Posted 7 months ago

Want to save money? Hire a Construction Manager to build the project.

My last blog post was featured in the weekly BP email which was exciting. Thanks for those of you that have been reading the posts. Don't forget to add a comment at the bottom. 

Onto the post.

From Wikipedia, a Construction Manager (CM) is a professional service that uses specialized, project management techniques to oversee the planning, design, and construction of a project, from its beginning to its end. A CM differs from a Project Manager (PM) in that the CM is only involved during construction. A PM is involved from the beginning of a project in the design phases. If a project contains both a PM and CM the CM answers to the PM. Here is a good link with more information on the differences between the two.

Let's get it out of the way. Why will an Owner save money if they hire a CM and not a Contractor? A Contractor hires/contracts all subcontractors and is responsible for them. Additionally they will pay for materials and mark them up and account for office overhead in their project bid. A CM has none of those responsibilities.

A CM is responsible for organizing/scheduling all sub contractors but the Owner is the one who is contractually tied to the subcontractors. All materials are bought by the Owner. However the CM will do all the work in obtaining the correct amount of materials.

The CM may be paid with a fixed fee or take a percentage of the cost of materials and labor. Usually a fixed fee is used so that the amount is known up front. That is all an Owner wants. To know the cost up front with no surprises to have an accurate ROI.

Who is a CM? Lots of people. I've been one, an engineer may be one and even Contractors who do not want the liability of being a General Contractor may be one. Before an Owner hires a CM they need to verify with the state if they need to be licensed. I believe California may now require a CM license. Not sure about other states.

An Architect acts as a good CM (if they provide the service) because they understand everything that is going on with the project. However some Architects don't understand the difference between what is drawn on the paper and how it actually gets built. A Contractor is a good CM because they have experience in building. Other professions or professional CMs may be good as well. Whoever is chosen definitely request a few Referrals and previous project were they acted as a CM.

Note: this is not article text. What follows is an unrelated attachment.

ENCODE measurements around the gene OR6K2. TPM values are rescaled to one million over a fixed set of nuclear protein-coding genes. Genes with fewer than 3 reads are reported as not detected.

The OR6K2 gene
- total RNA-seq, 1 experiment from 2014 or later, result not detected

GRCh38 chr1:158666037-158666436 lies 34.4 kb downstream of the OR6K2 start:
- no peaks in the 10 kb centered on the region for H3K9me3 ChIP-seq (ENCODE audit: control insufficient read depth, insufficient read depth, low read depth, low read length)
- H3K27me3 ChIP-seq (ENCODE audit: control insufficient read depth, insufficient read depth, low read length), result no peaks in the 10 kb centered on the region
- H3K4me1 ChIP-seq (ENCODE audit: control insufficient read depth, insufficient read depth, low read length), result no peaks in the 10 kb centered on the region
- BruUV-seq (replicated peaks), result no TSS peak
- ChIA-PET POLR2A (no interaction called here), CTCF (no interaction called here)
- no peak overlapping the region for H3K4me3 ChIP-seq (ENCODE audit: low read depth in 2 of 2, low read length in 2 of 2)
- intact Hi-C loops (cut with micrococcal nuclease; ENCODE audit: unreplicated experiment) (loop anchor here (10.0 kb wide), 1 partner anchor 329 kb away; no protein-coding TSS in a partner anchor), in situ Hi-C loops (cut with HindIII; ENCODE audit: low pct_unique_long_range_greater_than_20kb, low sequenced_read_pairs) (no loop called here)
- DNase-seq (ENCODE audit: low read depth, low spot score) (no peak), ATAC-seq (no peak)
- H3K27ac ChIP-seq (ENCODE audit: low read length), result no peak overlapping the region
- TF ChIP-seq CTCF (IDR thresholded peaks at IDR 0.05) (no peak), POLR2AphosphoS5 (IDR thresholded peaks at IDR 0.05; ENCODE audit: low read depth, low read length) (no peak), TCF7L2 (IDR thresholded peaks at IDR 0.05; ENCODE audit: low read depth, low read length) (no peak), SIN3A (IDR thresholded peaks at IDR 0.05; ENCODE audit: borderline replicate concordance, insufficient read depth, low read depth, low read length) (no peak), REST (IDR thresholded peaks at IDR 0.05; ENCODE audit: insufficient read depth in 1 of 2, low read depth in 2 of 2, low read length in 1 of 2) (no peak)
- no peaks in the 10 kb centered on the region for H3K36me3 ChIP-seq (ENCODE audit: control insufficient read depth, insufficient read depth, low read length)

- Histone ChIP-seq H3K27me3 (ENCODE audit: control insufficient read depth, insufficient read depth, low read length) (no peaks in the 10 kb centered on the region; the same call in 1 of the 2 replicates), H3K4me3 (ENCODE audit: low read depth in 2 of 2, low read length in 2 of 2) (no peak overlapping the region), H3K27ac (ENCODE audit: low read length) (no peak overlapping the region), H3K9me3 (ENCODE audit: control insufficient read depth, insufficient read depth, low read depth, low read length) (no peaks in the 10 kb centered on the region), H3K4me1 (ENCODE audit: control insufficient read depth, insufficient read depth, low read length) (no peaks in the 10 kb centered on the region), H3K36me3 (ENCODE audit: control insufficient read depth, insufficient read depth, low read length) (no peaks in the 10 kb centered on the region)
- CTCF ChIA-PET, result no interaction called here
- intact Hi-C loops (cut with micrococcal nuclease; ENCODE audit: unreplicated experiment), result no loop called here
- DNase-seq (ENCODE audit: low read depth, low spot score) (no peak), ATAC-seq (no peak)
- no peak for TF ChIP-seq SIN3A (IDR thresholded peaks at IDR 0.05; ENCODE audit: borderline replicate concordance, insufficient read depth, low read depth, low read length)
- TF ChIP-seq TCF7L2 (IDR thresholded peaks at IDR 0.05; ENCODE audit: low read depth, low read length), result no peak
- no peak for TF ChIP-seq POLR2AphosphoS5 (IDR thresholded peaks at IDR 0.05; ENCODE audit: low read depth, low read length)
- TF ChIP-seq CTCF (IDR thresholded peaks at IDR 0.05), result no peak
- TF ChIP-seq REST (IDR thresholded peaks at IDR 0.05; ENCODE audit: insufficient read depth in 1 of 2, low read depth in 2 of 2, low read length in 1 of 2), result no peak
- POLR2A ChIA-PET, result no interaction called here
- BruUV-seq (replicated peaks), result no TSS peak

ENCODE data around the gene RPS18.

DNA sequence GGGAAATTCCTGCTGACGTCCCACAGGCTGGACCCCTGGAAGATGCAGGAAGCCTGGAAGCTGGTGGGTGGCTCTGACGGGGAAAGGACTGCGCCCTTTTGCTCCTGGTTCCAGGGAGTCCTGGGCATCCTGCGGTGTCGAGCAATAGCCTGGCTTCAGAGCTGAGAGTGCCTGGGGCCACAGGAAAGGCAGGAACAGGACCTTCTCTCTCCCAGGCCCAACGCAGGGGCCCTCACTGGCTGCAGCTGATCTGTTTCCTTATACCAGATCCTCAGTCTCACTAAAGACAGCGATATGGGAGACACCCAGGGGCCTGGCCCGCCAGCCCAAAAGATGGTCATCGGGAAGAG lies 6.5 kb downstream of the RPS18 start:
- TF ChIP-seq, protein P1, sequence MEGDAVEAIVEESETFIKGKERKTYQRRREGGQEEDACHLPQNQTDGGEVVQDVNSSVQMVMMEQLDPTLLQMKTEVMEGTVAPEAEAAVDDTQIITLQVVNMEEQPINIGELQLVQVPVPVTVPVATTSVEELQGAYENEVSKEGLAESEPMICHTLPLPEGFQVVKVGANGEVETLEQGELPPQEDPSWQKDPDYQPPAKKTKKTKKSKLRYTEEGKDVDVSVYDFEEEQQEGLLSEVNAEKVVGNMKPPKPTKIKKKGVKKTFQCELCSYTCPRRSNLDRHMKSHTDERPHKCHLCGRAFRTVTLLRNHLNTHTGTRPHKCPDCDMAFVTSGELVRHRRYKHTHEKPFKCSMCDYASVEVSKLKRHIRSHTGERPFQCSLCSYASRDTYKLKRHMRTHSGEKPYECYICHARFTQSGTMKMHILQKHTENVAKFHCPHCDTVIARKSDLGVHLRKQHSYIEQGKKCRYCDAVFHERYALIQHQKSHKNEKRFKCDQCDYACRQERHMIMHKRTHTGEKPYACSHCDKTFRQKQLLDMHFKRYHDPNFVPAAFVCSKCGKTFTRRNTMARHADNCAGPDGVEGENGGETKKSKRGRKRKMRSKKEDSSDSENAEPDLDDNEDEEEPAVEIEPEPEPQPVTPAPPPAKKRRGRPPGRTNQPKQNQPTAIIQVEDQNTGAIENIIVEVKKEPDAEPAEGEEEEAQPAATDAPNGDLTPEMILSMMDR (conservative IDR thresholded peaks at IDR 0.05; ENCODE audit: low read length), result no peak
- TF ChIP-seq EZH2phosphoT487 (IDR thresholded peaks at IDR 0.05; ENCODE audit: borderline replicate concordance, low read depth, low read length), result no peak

• The Owner accepts more liability during construction. Rather than just suing a General Contractor they have to sue each subcontractor.
  • Depending how much work the CM provides the Owner might be doing a lot of organizing and scheduling. Maybe too much.
  • A newbie may be taken advantage of if terms are not clearly spelled out from the beginning.
  • Some type of loans require a GC.


  • A CM cost less money due to them not having construction liability. They are hired to organize, schedule and inspect work performed by subcontractors. A Good CM will have construction experience in the type of projects the Owner is building.
  • A CM will not up charge materials that are bought. Unless agreed to in contract.
  • The materials are in the Owner's name.
  • A CM acts on the Owner's behalf. The have no interest in the project costing more.
  • Usually they only have one project at a time. They are 100% vested in the Owners project.

Who should be hired? A CM or GC? For the newbie developers stick with a GC for the first few projects. Just be sure to shadow the GC to learn as much as possible. For those that are ready to work with a CM start the relationship with clear responsibilities and the goals for the project. A trusted CM will do wonders for an Owner's sleeping habits and ROI.

Comments (2)

  1. Eric, great post. The only thing that confused me a little was when you said "Contractor" in the beginning (later, you clarified it with "General Contractor"). I think you actually meant to be saying GC all along. This is a small, but I think important point because in my mind anyone who does work on the house (including subcontractors) can be referred to as contractor. Especially, if you are working without a GC - in that case, the "sub" part doesn't really apply, since the contractors are working for you directly, instead of being subs to a GC. This is purely semantics and, please, correct me if I am wrong.

    1. Leonid, You are correct. A GC does coordinate all the sub-contractors but if there is no GC all the sub-contractors are just called contractors. Thanks for the catching this.